There are things which are illogical/logically impossible (like saying that 2+2=4 and 2+2=5. Without changing anything in the axioms of mathematics or logic, this would be a contradiction and would be ...
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Given the principle of innocence, how shall we explain logic's usefulness?

I have been reading Florian Steinberger's dissertation (Harmony and logical inferentialism) and I come across the following on p60: ...two fundamental assumptions (the other one being the principle ...
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A difficulty I've had with this “This sentence is false” and Russell's Paradox [closed]

I'm not sure if I'm engaging in some sort of circular logical trap but I don't really think "this sentence is false" is all that logically problematic. But it would be helpful if someone could fix up ...
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Are the “laws” of deductive logic empirically verifiable?

"Is Logic Empirical?" strongly suggests a question that I would like very much to get a handle on. That phrase is a title of an article by Hilary Putnam, and, according to synopses/reviews, the ...
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How is the nature of logical principles commonly defined in contemporary philosophy?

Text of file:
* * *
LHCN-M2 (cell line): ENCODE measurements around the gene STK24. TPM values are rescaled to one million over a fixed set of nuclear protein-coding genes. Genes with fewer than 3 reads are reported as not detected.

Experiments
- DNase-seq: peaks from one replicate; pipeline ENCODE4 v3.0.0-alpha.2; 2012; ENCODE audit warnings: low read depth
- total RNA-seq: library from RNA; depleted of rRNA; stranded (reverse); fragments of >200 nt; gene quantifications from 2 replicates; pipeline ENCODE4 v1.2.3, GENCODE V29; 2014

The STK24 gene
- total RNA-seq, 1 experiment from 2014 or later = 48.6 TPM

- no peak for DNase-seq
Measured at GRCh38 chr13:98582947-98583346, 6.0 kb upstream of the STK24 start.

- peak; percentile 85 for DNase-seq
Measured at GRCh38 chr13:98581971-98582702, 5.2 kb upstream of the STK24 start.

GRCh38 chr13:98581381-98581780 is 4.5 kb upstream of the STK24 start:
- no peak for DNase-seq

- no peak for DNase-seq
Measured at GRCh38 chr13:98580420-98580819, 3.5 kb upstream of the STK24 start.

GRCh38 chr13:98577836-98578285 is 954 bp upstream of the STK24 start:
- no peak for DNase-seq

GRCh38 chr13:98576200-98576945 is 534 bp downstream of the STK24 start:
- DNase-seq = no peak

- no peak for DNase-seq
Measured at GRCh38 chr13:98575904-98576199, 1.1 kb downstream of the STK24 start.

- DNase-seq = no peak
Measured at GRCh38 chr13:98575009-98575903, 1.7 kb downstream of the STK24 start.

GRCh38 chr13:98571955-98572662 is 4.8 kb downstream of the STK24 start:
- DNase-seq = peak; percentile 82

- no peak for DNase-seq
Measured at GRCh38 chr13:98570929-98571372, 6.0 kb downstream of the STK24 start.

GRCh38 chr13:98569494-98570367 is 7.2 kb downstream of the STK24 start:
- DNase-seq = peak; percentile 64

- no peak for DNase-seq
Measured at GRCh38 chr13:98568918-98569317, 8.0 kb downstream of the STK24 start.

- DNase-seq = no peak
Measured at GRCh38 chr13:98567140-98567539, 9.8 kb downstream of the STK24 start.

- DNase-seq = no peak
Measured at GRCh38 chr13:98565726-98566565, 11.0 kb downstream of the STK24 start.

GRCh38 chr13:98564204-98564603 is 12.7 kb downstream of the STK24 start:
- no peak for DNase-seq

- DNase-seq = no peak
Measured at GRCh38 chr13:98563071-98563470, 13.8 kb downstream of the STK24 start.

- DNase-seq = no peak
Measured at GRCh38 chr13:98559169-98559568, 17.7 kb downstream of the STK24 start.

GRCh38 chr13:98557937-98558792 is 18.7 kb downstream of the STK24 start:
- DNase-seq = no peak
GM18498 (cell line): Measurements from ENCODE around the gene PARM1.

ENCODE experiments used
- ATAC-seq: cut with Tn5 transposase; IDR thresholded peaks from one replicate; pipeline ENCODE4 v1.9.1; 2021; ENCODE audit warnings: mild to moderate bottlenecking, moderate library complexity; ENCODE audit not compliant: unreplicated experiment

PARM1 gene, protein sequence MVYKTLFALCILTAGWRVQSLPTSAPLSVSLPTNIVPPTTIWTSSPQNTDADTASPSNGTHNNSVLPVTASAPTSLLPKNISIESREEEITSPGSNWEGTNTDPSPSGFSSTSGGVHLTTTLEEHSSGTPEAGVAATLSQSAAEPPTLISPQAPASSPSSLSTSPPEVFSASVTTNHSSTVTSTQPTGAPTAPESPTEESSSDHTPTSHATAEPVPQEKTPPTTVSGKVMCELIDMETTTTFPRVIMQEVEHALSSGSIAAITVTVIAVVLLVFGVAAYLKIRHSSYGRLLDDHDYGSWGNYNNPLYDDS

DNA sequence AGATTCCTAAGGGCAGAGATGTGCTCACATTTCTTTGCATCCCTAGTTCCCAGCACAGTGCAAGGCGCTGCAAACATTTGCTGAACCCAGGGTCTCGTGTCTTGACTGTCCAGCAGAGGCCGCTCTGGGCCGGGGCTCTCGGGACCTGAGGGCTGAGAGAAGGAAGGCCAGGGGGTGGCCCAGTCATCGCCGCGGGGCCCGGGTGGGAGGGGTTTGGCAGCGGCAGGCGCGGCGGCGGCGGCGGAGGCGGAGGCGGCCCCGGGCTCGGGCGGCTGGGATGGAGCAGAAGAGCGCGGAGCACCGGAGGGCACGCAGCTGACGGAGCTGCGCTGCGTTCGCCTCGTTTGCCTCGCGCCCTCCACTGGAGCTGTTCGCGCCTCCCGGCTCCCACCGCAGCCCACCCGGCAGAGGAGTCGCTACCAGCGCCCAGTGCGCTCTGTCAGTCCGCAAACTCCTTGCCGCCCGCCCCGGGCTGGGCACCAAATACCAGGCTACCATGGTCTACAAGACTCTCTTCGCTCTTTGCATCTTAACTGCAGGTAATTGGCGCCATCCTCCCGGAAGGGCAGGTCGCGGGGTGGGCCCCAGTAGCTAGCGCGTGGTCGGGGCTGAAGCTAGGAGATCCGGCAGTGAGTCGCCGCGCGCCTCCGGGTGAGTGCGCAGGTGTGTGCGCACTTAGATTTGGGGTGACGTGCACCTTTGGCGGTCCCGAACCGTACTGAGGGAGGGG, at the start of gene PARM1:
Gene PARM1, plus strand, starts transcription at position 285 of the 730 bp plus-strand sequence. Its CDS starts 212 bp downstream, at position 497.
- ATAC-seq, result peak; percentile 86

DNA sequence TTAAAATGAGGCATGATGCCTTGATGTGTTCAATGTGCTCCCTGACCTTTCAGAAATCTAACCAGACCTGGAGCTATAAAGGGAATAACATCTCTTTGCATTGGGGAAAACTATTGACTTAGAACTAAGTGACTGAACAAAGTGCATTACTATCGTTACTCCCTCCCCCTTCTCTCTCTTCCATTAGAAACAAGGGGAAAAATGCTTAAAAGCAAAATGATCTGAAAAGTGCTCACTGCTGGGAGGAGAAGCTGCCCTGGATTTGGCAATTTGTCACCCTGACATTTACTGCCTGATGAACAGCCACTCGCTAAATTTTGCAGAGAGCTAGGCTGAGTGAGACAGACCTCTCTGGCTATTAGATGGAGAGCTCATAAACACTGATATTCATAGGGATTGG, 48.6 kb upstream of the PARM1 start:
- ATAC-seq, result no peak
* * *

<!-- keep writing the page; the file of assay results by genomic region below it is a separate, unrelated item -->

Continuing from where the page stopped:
In contemporary philosophy, how exactly is the nature of logical principles defined? For example, the way I've commonly seen logical principles construed are as true propositions which described the ...
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What were the historical interpretations of Aristotle's definition of validity/logical consequence?

What were historically the various interpretations given to Aristotle's notion of validity, implicit in his syllogistic? Here is one authoritative translation of the relevant text: A syllogism is ...
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Which rational thinkers (theologians, philosophers, scientists, mathematicians etc.), prior to 1850, disagreed with Aristotle's logic?

Did any intellectual luminary ever articulate any major disagreement with Aristotle's logic prior to the inception of modern mathematical "classical" logic? Which rational thinkers, such as ...
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What does it mean to be a 'consequence'?

A Logical Consequence, in terms for formal language, is derivable from a given set of statements by manipulating symbols according to fixed rules. That I understand, for that is the only way to move ...
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Semantic expressiveness of modal logic

I am wondering how much of the semantic of basic philosophical questions can be expressed by formal arguments in modal logic. Here is one argument I formalised myself: P1 ◇ ∀a, ∃x // GNB(x, a) ∧ C(a)...